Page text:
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Digital rights management, also known as DRM, can be defined as the processes, systems, and technologies businesses employ to control access to their digital assets and content.

DRM is essential for protecting valuable brand assets across industries – but it could go without saying that DRM is of the utmost importance for businesses in the financial services sector.

In highly regulated industries like banking, investing, insurance, and financial analysis it is important that your creative and marketing teams have comprehensive visibility into the authorized usage rights and guidelines for assets, to ensure their appropriate use. Beyond this, teams also need to be able to securely share content with vendors, partners and customers.

The more customers, partners, licenses, and co-branding or promotional agreements that your business has (which may all involve varying licensing agreements year-over-year), the more complexity there is to maintaining visibility into rights and usage terms for your content.

The good news?
Digital rights management (DRM) can be simplified through automation.

Let’s get into it.

Why do Financial Services Businesses need Digital Rights Management?

Digital assets within a DAM can vary from video files and images, to finalized marketing content, to partner logos and agreements. Notably, these assets have licensing agreements that stipulate how they can be used and distributed.

Creative and marketing teams should be able to quickly find the assets they require in the DAM, so that they can efficiently create, update and distribute content.

However, creative teams often have to search for assets manually – and the licensces that go along with those assets may not be directly attached to the asset in the DAM.

That’s a problem. Why? 

If the licensing agreement is not attached to the asset, this hinders productivity and slows down the creative process, as your team will have to take time to search for the correct licensing agreement. 

Another risk is that if your team cannot quickly locate the agreement, there is no confidence to use that asset at all, and the costs which were incurred creating or purchasing the asset are wasted. 

Further, there is no guarantee that your team is aware that a licensing agreement exists, or that they have visibility into the asset’s specific usage terms. This creates the risk that an asset may be used incorrectly or inappropriately, which could result in a range of consequences for your business – reputational damage, compromising your customer or partner relationships, or costly legal action.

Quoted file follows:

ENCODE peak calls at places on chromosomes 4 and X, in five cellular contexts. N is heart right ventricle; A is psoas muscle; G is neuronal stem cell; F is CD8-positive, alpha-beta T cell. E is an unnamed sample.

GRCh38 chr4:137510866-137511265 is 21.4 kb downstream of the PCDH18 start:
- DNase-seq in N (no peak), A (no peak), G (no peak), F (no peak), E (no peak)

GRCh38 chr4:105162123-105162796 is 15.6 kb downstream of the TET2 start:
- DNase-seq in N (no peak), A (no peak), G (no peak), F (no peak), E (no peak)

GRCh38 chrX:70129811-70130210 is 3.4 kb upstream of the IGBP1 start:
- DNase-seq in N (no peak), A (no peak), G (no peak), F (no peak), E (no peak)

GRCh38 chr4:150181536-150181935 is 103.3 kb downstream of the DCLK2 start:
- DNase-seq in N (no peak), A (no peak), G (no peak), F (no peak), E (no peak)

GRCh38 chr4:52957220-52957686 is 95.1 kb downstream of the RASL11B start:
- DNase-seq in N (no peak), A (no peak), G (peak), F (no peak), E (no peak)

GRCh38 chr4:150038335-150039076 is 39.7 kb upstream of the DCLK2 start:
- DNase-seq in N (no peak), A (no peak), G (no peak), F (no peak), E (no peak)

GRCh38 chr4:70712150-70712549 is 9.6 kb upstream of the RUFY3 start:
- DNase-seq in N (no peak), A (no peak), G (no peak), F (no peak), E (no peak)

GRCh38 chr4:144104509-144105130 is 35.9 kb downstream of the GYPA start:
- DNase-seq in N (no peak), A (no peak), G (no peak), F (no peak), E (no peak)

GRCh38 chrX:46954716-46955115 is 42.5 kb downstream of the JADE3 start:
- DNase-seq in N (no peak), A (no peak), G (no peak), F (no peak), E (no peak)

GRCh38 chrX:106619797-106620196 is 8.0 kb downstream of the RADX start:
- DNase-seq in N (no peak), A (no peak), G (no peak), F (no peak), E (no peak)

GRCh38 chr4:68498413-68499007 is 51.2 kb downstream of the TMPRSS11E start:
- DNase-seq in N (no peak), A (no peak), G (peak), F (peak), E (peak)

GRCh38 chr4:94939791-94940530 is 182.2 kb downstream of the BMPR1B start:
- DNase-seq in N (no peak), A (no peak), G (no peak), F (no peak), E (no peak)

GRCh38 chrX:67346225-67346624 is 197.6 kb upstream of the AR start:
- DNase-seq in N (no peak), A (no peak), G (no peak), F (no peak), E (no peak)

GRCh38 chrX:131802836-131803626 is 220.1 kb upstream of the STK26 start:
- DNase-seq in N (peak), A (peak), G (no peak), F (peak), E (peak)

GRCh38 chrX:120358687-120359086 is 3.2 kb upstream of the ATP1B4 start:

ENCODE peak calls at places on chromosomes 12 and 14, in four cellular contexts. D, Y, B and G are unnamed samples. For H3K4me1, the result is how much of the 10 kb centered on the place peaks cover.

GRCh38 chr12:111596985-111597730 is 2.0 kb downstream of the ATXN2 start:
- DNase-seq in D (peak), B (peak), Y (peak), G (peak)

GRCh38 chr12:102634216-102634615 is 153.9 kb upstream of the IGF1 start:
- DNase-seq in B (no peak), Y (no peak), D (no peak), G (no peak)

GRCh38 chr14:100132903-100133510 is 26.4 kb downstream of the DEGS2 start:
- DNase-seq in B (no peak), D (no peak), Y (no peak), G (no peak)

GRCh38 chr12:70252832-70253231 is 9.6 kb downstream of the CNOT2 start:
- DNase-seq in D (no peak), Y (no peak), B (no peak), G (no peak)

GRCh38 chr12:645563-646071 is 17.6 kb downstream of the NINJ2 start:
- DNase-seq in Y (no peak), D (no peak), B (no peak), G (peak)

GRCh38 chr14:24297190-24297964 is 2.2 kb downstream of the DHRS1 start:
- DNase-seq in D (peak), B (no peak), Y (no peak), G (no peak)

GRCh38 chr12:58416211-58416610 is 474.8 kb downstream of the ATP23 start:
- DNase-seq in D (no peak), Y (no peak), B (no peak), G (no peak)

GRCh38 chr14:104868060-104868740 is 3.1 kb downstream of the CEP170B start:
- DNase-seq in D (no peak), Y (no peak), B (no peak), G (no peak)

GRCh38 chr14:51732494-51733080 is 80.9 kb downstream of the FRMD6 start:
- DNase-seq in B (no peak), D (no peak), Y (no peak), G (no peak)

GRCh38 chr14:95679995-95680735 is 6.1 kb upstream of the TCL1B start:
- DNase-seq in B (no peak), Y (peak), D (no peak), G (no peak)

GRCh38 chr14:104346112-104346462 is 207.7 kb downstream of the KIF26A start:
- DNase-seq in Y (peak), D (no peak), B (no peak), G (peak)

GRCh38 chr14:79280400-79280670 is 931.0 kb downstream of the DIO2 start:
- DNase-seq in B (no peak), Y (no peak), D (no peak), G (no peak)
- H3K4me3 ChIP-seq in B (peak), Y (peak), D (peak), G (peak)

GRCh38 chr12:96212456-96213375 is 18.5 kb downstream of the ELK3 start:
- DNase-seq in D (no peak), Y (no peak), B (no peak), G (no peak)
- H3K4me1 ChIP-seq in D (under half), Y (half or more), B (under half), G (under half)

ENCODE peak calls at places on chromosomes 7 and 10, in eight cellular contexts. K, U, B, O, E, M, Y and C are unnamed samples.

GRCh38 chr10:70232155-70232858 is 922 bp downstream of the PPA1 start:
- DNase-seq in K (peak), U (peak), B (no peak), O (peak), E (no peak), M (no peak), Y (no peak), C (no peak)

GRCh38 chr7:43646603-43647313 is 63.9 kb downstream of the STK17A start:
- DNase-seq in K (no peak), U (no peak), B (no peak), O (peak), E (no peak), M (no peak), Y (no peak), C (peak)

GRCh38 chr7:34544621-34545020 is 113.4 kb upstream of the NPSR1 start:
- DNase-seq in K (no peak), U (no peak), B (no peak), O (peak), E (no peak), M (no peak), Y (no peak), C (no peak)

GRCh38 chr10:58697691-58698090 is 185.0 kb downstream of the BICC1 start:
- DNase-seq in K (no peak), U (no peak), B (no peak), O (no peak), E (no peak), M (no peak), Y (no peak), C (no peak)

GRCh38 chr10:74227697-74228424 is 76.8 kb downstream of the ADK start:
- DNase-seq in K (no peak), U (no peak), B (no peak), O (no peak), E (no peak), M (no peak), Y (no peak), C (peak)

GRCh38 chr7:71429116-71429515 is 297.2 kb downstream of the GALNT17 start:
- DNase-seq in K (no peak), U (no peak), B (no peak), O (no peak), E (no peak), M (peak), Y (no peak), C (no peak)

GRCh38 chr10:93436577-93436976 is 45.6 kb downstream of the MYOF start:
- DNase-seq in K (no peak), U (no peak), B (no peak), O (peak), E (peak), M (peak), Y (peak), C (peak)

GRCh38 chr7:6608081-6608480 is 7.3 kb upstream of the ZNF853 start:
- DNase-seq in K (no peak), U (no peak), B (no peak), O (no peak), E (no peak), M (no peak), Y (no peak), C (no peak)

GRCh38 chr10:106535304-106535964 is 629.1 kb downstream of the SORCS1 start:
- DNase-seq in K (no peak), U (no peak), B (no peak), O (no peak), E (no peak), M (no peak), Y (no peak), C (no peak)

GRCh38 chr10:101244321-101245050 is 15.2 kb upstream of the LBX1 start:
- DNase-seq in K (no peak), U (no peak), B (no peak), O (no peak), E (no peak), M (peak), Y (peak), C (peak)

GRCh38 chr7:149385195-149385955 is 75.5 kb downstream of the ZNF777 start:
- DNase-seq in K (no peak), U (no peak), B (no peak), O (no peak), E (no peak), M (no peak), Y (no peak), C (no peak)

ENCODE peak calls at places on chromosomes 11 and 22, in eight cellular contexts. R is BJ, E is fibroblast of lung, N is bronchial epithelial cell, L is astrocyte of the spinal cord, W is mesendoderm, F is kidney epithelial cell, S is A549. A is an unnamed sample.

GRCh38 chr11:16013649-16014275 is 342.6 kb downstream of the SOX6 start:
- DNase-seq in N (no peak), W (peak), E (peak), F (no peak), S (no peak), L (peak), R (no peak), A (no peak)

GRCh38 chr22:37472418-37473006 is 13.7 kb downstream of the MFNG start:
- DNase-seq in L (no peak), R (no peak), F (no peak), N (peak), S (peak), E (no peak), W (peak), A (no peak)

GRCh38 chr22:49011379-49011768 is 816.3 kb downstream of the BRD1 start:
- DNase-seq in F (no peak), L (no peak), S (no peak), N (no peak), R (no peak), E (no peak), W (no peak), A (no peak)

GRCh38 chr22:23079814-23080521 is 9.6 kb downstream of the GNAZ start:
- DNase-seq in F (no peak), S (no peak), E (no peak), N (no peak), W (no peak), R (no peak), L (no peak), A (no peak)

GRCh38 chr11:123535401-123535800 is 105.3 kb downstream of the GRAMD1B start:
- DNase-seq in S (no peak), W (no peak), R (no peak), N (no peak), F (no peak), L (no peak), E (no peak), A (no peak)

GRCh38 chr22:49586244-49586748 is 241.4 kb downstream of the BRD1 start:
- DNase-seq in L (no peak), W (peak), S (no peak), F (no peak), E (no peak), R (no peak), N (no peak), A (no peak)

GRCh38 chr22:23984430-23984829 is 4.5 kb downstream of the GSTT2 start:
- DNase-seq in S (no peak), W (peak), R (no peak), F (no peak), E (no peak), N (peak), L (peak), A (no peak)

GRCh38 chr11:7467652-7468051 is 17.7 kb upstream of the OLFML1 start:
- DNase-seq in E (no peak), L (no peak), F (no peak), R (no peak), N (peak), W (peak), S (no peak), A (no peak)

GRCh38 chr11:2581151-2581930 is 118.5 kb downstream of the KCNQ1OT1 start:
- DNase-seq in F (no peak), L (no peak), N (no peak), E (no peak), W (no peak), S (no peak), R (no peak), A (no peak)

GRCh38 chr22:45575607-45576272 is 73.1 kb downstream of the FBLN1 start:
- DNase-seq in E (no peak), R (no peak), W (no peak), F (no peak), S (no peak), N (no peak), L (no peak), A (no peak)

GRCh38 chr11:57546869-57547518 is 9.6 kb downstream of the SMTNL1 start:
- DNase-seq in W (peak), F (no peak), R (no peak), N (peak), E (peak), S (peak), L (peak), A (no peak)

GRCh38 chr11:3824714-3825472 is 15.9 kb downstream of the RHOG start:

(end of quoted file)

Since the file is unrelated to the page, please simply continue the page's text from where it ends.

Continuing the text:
For example, if your team were working on a co-branded project and someone were to accidentally create and distribute an asset featuring an outdated logo for a social media campaign, this could damage your relationship with that partner, as you could be liable for misrepresenting them with an outdated, potentially offensive, etc. version of their logo. Your team would need to move very quickly to ensure all copies of this file were taken down. 

Another costly situation could be if your team used a music sample or a video clip of talent for a promotional video that you did not have the rights to use for that specific case. You could be forced to pay up – companies have been sued $1.7 million in damages in similar suits. The truth is, with so much room for human error, things are bound to slip through the cracks.

To reduce these risks, companies will implement laborious, manual procedures and reviews to uphold digital rights. However, these lengthy processes also cause delays in the creative workflow. They also fail to effectively address the visibility challenges that creatives encounter concerning licensing agreements when they are collecting and distributing the assets. 

Now, does this imply that businesses should allocate hefty budgets to implement a new DRM system and improve their content access control? Or is there a more effective alternative worth considering?

The Alternative to a DRM System: Getting Digital Rights Management Into Your DAM

The alternative to implementing a separate DRM system is to integrate digital rights management directly into your DAM, streamlining rights management and asset control within a unified solution.

Digital rights management processes within the DAM may involve taking a proactive approach to safeguarding content and assets, such as restricting content to a certain link – similar to how video game or television streaming DRMs restrict access to content based on parental permissions and other settings. Different configurations can block users from specific activities surrounding content to prevent mishaps with content that should have never been used in the first place. For example, a digital watermark with their username can be applied to unlicensed content that is downloaded by a team member so they will know that they cannot use the asset in its original form – and if they do, it won’t take long to figure out who it was.

License agreements within the DAM also function as a type of DRM, as they legally safeguard the use of digital assets. It’s worth emphasizing that even if you have obtained rights to an asset and gained access through the licensor’s proactive DRM system, it’s still essential to comply with the terms specified in the license agreement.

Digital rights management should be a component of the creative process from the start.

It shouldn’t be an afterthought. That’s why you need a DAM with inherent functionalities for digital rights management built-in, so that DRM processes can be addressed within the creative workflow.

Is your DAM platform right for you? Read the Vendor Evaluation guide and find out.